Monday, February 4, 2008

From Lebanon

Bounced Cheques:

A note of warning to our overseas visitors. It may surprise some of our overseas readers to learn that a "bounced" cheque is a criminal offence in Lebanon. The Lebanese newspaper, The Daily Star, today has the following report, which highlights this. It seems somewhat back to front that the Lebanese Parliamentary Justice Committee is suggesting that the crime stays but the drawer's credit rating is not to be adversely affected.

Lebanese banks are required by law to report bounce cheques to the Central Office for Bounced Cheques (Centrale des Chéques Impayes - CCI ) where a customer has not honoured a bounced cheque within 15 days of presentation. Where a customer requires a chequebook the bank must consult the CCI to check if the customer is "blacklisted", before issuing a chequebook. For a customer to remove him/herself they have to make good the dishonoured cheque and once done the bank notifies the CCI. For a first time offence the customer is removed from the list after six months, eighteen months for a second occurrence and thirty-six months for the third time. The blacklist is updated monthly.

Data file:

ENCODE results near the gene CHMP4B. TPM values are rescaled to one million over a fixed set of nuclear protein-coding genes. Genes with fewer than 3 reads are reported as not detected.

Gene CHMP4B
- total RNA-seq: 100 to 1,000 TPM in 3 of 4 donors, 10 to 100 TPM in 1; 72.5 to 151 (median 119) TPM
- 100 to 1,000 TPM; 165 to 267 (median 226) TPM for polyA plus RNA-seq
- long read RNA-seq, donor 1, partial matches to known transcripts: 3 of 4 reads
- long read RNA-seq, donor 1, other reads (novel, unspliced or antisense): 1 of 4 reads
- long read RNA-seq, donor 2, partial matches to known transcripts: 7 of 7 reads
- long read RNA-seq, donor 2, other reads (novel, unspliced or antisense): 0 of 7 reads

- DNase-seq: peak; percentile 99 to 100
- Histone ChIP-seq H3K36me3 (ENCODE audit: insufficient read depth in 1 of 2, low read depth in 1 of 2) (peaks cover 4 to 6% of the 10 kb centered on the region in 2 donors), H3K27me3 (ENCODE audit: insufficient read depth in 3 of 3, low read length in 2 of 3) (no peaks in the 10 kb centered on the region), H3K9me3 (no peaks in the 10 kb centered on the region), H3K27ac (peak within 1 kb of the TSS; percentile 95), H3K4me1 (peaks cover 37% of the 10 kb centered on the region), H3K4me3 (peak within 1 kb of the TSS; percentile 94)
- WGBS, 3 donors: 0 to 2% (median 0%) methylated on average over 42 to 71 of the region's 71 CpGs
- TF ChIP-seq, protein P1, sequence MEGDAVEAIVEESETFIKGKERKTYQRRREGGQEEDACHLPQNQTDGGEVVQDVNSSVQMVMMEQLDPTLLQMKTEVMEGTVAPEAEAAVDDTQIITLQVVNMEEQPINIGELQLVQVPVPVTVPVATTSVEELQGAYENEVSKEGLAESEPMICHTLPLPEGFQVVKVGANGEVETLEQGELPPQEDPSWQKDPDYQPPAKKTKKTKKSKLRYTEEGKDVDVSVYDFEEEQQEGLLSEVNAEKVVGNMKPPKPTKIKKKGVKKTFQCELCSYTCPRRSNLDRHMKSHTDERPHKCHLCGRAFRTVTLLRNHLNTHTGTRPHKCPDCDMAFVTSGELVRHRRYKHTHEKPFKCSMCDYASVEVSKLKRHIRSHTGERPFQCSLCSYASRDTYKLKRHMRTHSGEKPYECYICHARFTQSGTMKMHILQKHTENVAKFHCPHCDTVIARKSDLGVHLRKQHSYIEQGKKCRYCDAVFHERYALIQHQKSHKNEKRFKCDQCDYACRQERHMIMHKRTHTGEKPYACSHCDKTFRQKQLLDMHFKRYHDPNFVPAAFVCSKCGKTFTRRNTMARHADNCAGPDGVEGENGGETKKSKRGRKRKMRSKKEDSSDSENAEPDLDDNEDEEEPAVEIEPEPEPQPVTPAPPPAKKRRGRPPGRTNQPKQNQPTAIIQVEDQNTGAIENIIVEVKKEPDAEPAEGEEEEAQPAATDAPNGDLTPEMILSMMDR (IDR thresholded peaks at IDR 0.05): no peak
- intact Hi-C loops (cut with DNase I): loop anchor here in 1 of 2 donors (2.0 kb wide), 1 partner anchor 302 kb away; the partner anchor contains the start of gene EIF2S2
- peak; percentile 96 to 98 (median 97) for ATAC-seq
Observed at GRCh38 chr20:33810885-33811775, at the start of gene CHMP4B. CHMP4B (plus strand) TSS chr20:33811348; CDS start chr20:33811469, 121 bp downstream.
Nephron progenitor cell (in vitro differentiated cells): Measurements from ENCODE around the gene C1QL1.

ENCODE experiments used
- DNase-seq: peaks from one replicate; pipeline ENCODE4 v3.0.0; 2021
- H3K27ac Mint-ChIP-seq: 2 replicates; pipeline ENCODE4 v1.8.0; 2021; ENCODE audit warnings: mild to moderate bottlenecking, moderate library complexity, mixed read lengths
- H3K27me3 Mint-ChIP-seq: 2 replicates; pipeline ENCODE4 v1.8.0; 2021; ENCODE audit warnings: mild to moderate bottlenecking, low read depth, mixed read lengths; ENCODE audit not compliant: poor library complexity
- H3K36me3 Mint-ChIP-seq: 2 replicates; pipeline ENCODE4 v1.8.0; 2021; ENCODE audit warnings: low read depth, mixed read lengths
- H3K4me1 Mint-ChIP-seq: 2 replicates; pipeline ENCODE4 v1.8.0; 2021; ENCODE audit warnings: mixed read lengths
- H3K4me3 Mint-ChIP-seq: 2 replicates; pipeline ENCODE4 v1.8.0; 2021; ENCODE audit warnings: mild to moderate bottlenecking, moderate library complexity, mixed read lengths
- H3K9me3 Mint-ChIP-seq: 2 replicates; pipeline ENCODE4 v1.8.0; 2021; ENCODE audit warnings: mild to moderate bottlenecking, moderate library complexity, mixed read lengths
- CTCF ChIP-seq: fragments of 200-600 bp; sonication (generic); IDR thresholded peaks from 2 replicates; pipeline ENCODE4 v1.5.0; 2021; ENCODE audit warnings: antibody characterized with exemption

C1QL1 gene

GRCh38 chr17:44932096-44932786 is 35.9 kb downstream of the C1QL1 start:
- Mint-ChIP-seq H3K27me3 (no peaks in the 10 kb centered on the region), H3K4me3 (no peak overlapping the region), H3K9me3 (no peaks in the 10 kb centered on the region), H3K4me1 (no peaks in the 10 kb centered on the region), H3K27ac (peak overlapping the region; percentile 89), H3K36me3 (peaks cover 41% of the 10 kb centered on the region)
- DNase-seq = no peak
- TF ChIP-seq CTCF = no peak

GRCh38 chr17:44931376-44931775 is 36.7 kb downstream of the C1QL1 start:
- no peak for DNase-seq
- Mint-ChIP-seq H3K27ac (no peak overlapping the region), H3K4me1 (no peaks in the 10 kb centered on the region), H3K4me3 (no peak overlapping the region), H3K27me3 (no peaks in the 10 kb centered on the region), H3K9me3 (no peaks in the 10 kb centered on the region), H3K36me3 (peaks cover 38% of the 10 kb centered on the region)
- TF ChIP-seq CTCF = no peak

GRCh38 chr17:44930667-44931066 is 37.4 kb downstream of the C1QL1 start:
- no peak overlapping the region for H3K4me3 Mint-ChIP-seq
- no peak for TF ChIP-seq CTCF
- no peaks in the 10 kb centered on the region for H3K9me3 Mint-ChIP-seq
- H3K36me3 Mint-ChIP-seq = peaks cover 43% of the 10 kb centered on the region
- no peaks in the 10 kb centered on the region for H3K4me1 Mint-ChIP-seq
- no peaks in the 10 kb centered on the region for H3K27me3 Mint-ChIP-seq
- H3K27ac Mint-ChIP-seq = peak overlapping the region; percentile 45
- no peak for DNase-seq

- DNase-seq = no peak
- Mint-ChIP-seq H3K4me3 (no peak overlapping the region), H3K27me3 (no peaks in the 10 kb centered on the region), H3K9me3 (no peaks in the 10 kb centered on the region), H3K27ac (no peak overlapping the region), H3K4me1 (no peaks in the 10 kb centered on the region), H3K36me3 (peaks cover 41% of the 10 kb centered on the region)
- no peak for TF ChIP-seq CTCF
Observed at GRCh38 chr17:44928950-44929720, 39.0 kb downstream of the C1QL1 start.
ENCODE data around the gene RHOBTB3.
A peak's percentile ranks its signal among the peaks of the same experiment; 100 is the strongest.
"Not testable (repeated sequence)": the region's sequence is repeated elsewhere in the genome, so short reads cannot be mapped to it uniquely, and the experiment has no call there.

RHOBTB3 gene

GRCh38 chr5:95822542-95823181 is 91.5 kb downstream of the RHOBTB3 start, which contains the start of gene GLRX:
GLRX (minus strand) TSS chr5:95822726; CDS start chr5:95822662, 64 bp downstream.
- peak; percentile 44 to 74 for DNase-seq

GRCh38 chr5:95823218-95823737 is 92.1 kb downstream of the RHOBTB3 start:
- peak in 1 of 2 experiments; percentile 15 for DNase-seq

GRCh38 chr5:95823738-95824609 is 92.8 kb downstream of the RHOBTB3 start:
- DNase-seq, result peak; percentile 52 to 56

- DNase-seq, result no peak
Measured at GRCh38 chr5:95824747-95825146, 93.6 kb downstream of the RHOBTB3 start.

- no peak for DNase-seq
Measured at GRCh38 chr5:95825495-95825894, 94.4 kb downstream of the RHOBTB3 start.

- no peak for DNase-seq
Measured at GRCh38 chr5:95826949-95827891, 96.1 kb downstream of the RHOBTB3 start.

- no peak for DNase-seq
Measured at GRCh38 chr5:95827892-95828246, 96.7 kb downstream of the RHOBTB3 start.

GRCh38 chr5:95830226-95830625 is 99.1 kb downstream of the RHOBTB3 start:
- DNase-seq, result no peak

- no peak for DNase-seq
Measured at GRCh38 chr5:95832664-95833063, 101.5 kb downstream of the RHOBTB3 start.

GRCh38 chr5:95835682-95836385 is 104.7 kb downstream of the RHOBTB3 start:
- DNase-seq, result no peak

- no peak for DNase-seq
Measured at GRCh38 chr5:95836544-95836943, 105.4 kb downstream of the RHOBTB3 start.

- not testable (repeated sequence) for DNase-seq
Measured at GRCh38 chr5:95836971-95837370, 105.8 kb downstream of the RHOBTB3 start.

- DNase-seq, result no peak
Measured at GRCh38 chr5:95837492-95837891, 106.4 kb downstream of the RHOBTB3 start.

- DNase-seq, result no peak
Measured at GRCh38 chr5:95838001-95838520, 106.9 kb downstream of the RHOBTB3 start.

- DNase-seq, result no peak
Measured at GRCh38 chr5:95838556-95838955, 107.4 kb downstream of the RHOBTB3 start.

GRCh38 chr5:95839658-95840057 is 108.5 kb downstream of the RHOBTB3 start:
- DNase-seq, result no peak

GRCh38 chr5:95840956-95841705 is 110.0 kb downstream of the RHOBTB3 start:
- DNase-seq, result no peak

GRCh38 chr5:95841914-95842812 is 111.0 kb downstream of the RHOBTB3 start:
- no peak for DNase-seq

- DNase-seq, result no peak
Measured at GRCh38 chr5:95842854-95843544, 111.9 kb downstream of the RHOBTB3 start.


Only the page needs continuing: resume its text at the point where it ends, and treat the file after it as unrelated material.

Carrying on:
"Justice committee modifies law on bad checks"
"The administrative and justice parliamentary committee, presided over by MP Robert Ghanem, held a session on Monday to discuss modifications in law pertaining to writing bad checks. The committee decided that the crime would remain punishable but that writing a bad check would no longer affect the perpetrator's credit. The committee decided to drop the public's right to prosecution for the crime as soon as personal prosecution is dropped. The committee approved of a system in which a check remains a means of payment, not only a line of credit."

No comments: